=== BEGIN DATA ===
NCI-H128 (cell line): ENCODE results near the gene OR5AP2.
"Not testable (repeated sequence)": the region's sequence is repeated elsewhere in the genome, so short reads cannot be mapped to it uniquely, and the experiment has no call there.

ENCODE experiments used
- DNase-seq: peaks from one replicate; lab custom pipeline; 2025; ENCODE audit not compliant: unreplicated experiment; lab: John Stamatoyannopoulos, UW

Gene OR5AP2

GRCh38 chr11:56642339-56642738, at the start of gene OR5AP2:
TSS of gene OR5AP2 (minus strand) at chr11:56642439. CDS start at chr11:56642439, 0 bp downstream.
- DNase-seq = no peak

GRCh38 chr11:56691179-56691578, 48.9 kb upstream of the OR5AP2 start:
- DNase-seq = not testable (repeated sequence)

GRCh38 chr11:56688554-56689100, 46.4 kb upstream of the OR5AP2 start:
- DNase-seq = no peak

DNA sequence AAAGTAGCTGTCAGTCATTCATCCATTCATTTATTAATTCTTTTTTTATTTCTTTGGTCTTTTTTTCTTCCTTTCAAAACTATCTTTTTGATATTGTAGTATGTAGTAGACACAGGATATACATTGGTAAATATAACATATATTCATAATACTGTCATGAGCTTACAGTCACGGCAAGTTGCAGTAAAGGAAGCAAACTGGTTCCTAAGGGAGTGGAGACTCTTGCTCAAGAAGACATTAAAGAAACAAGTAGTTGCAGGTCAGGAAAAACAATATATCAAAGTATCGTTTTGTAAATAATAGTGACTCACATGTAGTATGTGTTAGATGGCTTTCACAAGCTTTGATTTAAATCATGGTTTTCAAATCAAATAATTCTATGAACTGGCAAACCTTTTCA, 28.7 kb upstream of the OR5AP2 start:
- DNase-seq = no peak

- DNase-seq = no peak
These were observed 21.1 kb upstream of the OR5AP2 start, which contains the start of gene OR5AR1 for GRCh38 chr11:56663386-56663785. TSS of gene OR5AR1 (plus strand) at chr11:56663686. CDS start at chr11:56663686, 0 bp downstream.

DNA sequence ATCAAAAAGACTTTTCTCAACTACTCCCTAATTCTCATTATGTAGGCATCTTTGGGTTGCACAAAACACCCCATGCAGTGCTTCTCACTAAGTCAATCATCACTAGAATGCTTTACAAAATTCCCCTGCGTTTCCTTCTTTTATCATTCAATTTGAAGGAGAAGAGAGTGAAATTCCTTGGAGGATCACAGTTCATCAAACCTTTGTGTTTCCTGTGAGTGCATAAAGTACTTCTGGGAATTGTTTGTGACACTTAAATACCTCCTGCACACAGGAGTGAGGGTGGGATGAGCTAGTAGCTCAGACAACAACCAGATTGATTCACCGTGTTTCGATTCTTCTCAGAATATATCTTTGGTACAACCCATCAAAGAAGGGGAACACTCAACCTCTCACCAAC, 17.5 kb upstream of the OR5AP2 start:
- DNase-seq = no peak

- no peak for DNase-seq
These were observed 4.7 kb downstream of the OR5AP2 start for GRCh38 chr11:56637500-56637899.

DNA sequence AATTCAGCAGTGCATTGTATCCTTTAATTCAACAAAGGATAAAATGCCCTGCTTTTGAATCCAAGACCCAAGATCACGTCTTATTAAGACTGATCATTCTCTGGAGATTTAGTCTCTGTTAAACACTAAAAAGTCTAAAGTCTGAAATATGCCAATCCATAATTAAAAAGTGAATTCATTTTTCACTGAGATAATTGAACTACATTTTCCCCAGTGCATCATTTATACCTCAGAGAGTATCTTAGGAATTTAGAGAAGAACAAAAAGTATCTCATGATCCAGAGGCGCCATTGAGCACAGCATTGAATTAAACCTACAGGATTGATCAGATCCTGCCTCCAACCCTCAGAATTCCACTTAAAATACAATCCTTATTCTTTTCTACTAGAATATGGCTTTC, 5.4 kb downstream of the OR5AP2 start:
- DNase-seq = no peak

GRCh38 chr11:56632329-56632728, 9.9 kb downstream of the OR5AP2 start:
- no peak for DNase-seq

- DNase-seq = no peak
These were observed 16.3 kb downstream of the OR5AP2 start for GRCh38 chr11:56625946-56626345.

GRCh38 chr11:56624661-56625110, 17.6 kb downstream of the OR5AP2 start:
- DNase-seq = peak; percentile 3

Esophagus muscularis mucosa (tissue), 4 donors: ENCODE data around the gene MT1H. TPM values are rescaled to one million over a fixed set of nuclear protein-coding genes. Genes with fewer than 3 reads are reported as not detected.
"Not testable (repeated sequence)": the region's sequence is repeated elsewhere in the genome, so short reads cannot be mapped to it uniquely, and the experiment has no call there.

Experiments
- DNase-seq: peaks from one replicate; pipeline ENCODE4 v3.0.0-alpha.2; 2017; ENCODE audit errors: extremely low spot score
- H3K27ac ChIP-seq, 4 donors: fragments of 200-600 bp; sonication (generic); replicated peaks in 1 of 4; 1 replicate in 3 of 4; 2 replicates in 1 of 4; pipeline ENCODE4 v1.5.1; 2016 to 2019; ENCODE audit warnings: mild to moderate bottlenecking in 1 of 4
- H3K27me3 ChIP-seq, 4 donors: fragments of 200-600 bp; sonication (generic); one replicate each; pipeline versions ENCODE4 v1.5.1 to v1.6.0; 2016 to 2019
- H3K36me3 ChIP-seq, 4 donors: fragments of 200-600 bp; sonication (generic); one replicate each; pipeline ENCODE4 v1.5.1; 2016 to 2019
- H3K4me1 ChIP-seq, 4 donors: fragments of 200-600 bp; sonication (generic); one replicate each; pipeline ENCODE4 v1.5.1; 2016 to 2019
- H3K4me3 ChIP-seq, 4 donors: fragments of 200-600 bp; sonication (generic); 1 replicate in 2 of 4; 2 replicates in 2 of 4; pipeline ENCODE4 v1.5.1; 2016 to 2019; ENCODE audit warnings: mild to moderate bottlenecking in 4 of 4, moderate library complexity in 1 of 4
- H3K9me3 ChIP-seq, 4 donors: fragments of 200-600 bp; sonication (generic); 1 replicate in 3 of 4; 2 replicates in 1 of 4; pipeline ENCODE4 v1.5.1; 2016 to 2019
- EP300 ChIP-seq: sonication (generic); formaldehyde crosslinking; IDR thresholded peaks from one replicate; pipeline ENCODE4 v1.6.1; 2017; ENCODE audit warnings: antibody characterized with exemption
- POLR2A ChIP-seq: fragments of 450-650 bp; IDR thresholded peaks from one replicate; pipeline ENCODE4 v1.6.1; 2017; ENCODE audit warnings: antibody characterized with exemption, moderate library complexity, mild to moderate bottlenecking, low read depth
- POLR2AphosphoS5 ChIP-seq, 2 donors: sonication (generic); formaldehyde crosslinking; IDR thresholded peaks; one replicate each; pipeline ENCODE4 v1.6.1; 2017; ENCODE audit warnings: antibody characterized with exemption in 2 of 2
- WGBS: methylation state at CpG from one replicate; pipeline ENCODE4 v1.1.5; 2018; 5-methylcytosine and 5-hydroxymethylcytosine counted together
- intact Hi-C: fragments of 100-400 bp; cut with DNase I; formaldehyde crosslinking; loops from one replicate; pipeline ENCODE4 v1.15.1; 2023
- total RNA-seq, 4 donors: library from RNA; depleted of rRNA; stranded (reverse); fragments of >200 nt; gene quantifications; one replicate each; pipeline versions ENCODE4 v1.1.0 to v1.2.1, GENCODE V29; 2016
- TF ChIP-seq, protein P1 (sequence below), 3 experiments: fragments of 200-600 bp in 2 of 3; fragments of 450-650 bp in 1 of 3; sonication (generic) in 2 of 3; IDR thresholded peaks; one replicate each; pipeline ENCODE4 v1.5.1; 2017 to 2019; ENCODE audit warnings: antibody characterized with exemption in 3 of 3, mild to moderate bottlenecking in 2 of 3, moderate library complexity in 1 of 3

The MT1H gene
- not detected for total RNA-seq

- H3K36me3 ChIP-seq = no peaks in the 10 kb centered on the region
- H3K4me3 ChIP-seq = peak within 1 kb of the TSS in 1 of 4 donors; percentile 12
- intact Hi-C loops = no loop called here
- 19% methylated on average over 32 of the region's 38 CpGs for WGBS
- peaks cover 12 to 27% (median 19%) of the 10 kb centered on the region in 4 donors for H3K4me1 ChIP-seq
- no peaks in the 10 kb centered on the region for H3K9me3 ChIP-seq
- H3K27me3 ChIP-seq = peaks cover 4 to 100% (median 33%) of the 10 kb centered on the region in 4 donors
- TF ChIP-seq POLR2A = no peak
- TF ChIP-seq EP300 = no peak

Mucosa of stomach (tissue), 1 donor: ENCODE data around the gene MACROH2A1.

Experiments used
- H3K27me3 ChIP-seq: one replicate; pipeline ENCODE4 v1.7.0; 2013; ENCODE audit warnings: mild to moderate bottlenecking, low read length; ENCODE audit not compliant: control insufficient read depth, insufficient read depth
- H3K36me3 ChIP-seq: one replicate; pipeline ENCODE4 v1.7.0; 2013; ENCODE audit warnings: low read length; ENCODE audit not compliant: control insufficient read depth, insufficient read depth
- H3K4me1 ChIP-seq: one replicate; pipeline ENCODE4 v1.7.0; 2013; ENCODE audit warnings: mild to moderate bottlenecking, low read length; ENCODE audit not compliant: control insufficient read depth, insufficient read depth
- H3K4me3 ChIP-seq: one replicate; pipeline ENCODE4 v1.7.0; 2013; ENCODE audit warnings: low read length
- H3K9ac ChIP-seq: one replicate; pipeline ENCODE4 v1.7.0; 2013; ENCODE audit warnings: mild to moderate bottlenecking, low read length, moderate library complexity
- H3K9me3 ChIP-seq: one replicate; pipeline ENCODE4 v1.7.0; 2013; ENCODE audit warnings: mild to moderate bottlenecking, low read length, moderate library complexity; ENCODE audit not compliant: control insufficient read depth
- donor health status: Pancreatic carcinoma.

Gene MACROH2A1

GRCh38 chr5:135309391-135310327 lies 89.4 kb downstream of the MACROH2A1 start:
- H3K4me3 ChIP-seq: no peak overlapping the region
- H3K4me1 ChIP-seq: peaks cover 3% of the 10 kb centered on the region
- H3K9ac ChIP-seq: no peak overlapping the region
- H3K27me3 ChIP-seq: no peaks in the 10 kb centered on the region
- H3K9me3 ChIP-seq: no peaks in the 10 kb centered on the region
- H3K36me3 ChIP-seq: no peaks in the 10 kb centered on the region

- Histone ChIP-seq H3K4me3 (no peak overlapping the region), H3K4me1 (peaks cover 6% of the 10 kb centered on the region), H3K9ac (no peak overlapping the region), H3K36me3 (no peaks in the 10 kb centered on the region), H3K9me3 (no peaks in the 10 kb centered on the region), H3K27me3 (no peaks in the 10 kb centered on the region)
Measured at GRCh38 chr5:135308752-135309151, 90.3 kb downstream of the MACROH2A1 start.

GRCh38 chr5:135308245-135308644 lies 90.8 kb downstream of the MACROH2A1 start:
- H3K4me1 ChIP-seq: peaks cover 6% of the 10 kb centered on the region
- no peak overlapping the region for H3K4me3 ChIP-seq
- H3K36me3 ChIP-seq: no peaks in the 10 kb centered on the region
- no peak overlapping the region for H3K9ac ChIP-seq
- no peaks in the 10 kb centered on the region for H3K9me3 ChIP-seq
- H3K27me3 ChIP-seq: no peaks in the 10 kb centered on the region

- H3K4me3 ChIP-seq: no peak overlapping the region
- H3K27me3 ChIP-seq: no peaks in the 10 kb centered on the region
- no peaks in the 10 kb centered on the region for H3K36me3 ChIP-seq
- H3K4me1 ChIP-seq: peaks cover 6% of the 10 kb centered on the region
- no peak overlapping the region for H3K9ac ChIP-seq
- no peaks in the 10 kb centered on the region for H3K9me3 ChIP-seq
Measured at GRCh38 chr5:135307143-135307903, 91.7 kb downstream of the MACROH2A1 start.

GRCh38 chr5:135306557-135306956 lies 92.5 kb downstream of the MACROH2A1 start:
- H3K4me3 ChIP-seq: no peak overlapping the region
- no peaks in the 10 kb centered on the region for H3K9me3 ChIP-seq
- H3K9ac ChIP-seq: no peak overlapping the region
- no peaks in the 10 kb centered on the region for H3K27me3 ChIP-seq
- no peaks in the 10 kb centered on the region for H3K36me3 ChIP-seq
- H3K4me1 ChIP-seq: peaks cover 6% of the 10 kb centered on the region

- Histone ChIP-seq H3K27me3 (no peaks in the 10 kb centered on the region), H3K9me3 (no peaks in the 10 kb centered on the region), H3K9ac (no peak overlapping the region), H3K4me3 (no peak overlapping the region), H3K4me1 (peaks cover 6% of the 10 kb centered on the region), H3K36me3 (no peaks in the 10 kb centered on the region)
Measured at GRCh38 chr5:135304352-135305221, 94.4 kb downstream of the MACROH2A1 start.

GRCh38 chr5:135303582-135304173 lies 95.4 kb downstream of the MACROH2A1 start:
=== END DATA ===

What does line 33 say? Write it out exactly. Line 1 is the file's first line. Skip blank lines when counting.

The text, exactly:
- H3K27ac ChIP-seq, 4 donors: fragments of 200-600 bp; sonication (generic); replicated peaks in 1 of 4; 1 replicate in 3 of 4; 2 replicates in 1 of 4; pipeline ENCODE4 v1.5.1; 2016 to 2019; ENCODE audit warnings: mild to moderate bottlenecking in 1 of 4